Among the panelists were three speakers who identify as Jewish: Emily Kaufman, an investigative researcher from the Anti-Defamation League in Seattle, Joan Braune, professor at Gonzaga's Institute for Hate Studies, and Joann Muneta, chairwoman of Latah County Idaho's Human Rights Task Force, and two members of the African American community in the Inland Northwest, Kiantha Duncan, president of the Spokane NAACP and Scott Finnie, professor and program director of Eastern Washington University's Africana Studies Program.

Each shared experiences that brought them to where they are today, their understandings of anti-Semitism or anti-Black racism, and their view of similarities and differences in the oppression of Jews and Blacks.

Emily Kaufman, like other Jewish-identified panelists, grew up in an interfaith family. She explained that at the Anti-Defamation League she works against defamation of Jewish people but more importantly against all forms of hate because she has come to see them as interconnected.

As a young person, she traveled to South Africa where she witnessed racial oppression that she described as being "so draconian and so oppressive that it allowed her to reflect on the reality of the segregation going on in American society during those years.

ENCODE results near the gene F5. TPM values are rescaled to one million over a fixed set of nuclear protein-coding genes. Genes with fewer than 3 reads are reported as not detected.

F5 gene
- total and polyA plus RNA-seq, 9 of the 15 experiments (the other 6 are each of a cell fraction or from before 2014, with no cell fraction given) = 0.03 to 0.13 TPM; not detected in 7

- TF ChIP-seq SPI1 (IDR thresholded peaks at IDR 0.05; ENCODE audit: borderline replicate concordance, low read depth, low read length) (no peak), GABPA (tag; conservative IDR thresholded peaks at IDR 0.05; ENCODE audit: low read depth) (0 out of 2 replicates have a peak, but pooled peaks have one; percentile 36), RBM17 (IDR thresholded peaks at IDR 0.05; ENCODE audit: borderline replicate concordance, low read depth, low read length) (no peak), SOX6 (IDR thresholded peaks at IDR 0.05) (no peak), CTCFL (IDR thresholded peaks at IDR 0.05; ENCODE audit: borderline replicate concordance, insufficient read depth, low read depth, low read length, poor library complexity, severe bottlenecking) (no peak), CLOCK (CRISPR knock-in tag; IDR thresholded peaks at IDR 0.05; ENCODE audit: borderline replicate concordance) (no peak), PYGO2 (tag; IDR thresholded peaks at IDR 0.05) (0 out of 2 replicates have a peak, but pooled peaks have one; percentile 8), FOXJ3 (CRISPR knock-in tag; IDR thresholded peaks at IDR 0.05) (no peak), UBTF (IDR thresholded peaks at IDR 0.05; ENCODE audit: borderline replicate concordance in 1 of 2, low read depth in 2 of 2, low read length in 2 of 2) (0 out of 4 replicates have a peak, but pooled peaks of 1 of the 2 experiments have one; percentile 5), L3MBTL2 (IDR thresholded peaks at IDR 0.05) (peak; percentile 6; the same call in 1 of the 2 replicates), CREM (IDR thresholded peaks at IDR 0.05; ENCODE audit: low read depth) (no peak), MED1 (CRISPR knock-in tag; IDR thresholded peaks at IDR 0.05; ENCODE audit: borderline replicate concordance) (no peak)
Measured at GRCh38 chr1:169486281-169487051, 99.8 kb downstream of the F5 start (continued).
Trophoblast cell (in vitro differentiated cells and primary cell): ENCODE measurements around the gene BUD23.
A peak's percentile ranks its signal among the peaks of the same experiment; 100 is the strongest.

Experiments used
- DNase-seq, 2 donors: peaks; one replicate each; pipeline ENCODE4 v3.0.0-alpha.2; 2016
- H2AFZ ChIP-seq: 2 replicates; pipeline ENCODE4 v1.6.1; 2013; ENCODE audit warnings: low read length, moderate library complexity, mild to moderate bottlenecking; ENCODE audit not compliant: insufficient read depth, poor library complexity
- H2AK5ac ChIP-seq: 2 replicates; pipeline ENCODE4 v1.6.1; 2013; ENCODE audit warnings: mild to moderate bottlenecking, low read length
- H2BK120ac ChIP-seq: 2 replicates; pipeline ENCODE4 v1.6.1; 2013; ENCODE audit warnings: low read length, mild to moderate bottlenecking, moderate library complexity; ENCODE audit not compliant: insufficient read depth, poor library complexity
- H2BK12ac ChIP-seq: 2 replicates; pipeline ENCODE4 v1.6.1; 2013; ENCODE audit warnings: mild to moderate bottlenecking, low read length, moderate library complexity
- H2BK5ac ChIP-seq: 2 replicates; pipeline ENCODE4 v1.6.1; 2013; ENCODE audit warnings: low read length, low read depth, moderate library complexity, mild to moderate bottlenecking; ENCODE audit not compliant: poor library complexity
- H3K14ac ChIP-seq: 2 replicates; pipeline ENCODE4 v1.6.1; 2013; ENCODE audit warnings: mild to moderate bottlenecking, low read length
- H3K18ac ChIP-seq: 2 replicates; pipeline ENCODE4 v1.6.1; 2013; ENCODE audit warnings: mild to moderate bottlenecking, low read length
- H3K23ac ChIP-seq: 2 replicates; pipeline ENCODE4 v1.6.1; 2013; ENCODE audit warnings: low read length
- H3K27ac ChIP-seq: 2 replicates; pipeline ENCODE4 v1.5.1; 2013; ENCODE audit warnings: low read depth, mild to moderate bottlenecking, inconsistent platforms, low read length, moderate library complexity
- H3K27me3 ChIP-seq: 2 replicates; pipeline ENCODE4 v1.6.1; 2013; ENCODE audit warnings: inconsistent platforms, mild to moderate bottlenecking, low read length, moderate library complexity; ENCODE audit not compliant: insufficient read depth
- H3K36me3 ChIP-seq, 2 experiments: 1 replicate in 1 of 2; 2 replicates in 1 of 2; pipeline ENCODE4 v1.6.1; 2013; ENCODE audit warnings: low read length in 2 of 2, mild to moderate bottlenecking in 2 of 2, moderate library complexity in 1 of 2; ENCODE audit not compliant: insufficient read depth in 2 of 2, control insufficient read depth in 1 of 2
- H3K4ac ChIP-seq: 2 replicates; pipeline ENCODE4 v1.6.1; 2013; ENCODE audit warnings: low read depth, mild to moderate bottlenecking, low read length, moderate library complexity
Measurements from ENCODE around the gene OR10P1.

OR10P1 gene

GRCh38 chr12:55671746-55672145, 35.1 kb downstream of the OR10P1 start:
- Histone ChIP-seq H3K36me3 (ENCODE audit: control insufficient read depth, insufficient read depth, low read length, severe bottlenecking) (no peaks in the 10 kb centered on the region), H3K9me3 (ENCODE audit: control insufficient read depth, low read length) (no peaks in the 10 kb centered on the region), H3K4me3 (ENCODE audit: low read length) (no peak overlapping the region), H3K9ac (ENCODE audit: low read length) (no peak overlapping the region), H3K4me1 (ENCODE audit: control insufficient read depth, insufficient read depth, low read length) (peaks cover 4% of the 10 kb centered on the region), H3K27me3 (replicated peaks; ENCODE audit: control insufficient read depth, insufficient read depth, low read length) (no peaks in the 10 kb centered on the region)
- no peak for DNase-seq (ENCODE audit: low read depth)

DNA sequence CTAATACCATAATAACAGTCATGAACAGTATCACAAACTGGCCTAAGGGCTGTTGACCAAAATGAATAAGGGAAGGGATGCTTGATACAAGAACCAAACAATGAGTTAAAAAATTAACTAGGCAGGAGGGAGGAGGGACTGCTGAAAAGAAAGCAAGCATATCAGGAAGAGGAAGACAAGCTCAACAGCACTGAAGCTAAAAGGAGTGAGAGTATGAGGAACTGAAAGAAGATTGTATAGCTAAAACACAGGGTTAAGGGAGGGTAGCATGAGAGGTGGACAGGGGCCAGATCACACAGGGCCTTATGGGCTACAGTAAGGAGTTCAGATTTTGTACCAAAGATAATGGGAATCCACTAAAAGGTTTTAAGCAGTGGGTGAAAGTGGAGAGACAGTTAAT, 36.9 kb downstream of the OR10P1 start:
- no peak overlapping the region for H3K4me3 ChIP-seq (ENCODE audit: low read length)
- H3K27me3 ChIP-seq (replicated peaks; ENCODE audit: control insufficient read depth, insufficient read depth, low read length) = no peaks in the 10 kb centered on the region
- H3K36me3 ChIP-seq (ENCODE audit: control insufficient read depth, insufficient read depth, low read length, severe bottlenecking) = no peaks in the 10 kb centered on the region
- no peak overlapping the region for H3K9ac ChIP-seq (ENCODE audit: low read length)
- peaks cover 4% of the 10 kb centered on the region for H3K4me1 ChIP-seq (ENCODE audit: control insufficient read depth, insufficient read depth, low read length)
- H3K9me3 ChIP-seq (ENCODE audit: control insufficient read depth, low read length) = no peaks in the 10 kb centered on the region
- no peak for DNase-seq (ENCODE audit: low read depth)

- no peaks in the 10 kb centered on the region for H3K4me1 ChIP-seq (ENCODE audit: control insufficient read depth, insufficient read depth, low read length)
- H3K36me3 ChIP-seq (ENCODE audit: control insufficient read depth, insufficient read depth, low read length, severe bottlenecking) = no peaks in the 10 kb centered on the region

"It woke me up to the kind of white privilege that I had," she said.

Scott Finnie grew up in the San Francisco Bay area in the 1960s and 1970s, and belonged to a family oriented toward social justice. His cousin, Huey Newton, was one of the originators of the Black Panthers.

"This led us to family discussions about what is social justice and what is the best methodology to achieve it. Was it Malcolm's view? Was it Martin's?" he remembered.


Mike asked the panelists what they thought when they heard racism described as "systemic" or "structural"?

Kiantha Duncan responded. "It tickles me when I hear people talking about getting at the root of systemic racism. These structures, these systems didn't just happen. They were created and what is at their root is power and the value this has in our country," she said.

To help people understand this, Scott used the metaphor of how the world is set up structurally to favor right-handed people.